Editor's note: This column originally ran in the Feb. 26 edition of The Post and Courier.
Even by President Donald Trump's elevated standards of incoherence, his position on Kremlingate is a marvel of illogic. After repeatedly claiming that …
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Even by President Donald Trump's elevated standards of incoherence, his position on Kremlingate is a marvel of illogic. After repeatedly claiming that stories about Russia's intervention in the 2016 election were a "hoax," he now slams President Barack Obama for not doing more to combat this nonexistent threat. "Obama was President up to, and beyond, the 2016 Election," Trump tweeted on Monday. "So why didn't he do something about Russian meddling?" And he claims: "I have been much tougher on Russia than Obama, just look at the facts. Total Fake News!"
But as contradictory as Trump's position may be, he has a point - sort of. Obama was far too weak in dealing with the Russian assault, which ranged from stealing Democratic emails to promoting pro-Trump propaganda online.
As the New York Times reported shortly after the election, Obama was briefed regularly on the Russian operation, but he "did not name Russians publicly, or issue sanctions. There was always a reason: fear of escalating a cyberwar, and concern that the United States needed Russia's cooperation in negotiations over Syria."
In hindsight, those reasons do not look like good ones: Obama was placing fear of confrontation with Russia over his duty to safeguard the electoral process.
In part this was because he was overly complacent, imagining that Hillary Clinton would win no matter what. But in fairness to Obama, he was handicapped by the lack of Republican cooperation.
The Post reported that in September 2016, Obama dispatched national security officials to Capitol Hill to plead for bipartisan unity in confronting the Kremlin. Senate Majority Leader Mitch McConnell, R-Ky., shamefully put party above patriotism by refusing to cooperate. If Obama had gone ahead on his own, he would have added credence to Trump's cynical charges that the election was "rigged."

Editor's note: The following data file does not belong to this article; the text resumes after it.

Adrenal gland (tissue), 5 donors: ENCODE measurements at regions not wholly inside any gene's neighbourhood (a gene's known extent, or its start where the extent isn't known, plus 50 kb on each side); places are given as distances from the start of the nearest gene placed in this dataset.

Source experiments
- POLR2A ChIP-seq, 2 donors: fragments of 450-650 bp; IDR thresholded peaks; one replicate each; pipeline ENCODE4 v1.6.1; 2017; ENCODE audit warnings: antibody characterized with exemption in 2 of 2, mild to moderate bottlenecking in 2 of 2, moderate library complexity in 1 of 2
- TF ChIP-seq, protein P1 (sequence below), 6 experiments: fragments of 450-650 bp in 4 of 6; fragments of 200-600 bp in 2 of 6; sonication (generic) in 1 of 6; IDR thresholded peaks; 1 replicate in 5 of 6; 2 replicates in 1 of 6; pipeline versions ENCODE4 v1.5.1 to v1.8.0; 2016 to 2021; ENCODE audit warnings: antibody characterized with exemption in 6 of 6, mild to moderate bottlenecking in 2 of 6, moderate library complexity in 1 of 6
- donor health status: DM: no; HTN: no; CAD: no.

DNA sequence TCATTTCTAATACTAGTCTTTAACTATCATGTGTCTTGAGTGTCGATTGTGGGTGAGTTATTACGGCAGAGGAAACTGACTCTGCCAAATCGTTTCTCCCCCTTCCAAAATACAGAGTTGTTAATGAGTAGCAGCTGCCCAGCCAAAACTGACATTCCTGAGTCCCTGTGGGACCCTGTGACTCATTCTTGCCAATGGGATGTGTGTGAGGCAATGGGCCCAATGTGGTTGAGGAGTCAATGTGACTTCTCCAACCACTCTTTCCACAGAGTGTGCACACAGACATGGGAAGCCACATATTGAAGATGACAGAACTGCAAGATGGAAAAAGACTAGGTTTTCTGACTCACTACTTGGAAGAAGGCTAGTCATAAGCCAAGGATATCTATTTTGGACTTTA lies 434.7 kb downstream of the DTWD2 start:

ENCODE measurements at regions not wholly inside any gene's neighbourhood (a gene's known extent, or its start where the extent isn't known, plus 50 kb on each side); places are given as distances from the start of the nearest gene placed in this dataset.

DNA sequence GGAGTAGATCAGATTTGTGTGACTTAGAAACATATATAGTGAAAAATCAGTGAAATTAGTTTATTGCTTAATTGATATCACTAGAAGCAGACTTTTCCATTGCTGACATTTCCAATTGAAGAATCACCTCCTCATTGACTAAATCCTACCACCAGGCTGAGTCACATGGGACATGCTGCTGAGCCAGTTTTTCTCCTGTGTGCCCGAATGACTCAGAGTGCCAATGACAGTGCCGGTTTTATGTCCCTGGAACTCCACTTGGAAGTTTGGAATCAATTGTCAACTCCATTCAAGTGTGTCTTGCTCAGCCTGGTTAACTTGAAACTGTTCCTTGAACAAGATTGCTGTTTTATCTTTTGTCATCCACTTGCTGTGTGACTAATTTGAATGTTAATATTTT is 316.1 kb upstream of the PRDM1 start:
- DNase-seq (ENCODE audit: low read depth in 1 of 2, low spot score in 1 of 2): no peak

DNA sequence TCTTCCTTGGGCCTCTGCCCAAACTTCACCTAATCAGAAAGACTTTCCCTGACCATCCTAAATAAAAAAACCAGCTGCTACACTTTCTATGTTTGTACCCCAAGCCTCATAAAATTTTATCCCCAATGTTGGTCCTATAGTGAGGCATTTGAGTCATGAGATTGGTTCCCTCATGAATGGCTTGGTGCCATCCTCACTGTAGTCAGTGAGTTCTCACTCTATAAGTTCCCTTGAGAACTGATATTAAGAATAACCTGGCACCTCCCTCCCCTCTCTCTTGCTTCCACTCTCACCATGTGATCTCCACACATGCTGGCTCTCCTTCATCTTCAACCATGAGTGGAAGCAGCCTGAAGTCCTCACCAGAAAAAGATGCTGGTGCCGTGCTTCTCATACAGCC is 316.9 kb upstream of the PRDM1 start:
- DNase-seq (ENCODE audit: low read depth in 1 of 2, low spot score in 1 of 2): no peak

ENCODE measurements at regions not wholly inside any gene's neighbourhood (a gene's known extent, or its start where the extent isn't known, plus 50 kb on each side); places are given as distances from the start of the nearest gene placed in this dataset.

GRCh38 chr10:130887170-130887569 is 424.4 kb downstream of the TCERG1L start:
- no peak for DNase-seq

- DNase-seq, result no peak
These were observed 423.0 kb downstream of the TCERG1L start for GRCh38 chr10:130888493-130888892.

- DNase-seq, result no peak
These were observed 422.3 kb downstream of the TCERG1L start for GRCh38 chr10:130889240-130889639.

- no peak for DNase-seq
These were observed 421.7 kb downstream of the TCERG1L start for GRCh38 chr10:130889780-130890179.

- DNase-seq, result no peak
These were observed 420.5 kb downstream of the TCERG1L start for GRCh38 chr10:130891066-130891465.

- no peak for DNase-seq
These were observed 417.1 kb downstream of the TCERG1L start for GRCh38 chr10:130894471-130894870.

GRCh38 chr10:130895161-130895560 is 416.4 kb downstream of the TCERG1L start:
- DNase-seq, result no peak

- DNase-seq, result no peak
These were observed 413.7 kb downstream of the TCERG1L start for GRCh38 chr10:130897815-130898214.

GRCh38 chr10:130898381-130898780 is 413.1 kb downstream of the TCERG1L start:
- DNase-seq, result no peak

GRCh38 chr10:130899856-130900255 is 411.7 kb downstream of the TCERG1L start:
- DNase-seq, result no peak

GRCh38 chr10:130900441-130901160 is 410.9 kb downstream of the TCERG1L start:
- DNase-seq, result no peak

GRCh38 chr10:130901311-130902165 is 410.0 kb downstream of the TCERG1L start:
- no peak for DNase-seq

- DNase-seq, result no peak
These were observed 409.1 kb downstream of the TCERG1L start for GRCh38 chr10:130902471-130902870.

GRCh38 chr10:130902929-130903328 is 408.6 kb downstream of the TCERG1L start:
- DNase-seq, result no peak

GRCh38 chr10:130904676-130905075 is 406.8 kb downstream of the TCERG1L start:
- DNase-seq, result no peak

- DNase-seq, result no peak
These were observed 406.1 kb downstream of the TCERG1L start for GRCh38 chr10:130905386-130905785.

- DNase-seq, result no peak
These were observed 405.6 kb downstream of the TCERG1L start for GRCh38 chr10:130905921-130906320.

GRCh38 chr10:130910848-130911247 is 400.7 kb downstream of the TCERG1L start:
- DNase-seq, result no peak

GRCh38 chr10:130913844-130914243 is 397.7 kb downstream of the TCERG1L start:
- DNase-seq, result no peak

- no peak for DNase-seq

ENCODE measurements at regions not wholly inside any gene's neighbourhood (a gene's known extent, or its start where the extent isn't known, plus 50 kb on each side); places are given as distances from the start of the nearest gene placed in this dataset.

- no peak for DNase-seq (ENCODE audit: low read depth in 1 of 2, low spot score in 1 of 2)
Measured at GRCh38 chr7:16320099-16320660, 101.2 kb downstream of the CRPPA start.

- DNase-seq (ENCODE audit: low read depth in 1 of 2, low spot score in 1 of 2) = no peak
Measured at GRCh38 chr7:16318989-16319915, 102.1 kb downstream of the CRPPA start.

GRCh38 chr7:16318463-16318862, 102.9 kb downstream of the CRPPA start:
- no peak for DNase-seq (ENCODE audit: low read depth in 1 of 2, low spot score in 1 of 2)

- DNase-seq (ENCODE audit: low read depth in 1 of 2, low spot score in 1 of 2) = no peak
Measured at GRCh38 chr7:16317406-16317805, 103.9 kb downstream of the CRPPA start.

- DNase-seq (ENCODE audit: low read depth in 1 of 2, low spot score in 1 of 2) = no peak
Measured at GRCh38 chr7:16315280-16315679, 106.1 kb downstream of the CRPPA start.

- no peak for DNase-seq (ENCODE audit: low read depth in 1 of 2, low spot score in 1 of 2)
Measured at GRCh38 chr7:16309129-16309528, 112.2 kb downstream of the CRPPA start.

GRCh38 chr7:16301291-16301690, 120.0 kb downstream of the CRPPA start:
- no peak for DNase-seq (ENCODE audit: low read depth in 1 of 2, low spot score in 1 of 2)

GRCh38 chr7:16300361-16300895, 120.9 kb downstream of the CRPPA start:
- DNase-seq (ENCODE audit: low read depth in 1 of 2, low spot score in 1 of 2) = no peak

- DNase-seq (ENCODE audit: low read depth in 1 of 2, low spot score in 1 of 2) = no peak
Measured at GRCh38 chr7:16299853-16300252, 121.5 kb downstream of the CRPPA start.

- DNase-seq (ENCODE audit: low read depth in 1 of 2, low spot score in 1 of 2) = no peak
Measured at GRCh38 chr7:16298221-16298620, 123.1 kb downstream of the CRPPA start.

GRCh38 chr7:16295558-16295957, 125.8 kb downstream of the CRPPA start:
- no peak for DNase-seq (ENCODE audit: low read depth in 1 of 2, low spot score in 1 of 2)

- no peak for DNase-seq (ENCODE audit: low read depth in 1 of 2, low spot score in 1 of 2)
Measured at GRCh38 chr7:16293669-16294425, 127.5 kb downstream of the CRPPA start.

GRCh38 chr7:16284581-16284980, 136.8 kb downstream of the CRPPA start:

What of Trump's second claim - that he's tougher on Russia than Obama? He can point to the fact that he has authorized the sale of lethal weaponry to Ukraine, expanded sanctions to include 38 Russian individuals and companies involved in the invasion of Ukraine, requested more defense spending and launched a cruise missile strike on the Syrian regime of Russia's ally Bashar Assad.
On the other side of the ledger there is far more evidence that Trump has been anything but tough on Russia.
Given that he routinely trashes everyone from Oprah Winfrey to Rep. Adam Schiff, D-Calif., it's striking that he never has a negative word to say about Russian President Vladimir Putin.
When the Russian autocrat ordered the elimination of 755 U.S. diplomatic positions in Russia, Trump praised him. Trump even credulously accepted Putin's denials of complicity in election interference. Now Trump kind of admits that Russia may have meddled, but he still plays down its importance and refuses to respond.
Not only has Trump refused to respond to Russia's attack, he tried to undermine Obama's response. On Dec. 29, 2016, the outgoing president expelled 35 Russian diplomats and shut down two Russian diplomatic facilities.
That same day, Trump's newly designated national security adviser, Michael Flynn, called Russian Ambassador Sergey Kislyak to urge his government to refrain from retaliating. Sure enough, Putin did not immediately expel U.S. diplomats in return. Trump tweeted: "Great move on delay (by V. Putin) - I always knew he was very smart!" Flynn subsequently pleaded guilty to lying to the FBI about this and other contacts with Kislyak.
It strains credulity to imagine that Trump did not know what Flynn was up to - in effect, offering the Kremlin an implicit understanding that Trump would lift the sanctions Obama had just imposed.
And Trump might well have done so if the Kremlingate controversy had not erupted, making it too politically dangerous for him.
Even then, he resisted a Russia sanctions bill and only reluctantly signed it on Aug. 2 after it was passed by veto-proof majorities in both houses. To this day, Trump refuses to impose the sanctions authorized under the bill.
Trump's Russia policy is incoherent, because of the tensions between his pro-Putin outlook and the more hard-line views of aides such as national security adviser H.R. McMaster and Defense Secretary Jim Mattis. He is both more and less tough on Russia than Obama was. But there is little doubt that the hawkish Clinton would have been far tougher - which is why Putin launched a risky bid to prevent her election.
The gambit paid off. Although Trump hasn't made U.S. policy as pro-Russia as Putin might have hoped, his chaotic governance style, hostility to democracy promotion and aversion to American global leadership have allowed Russia to keep expanding its power from Ukraine to Syria and beyond.
Max Boot is a columnist with The Washington Post.
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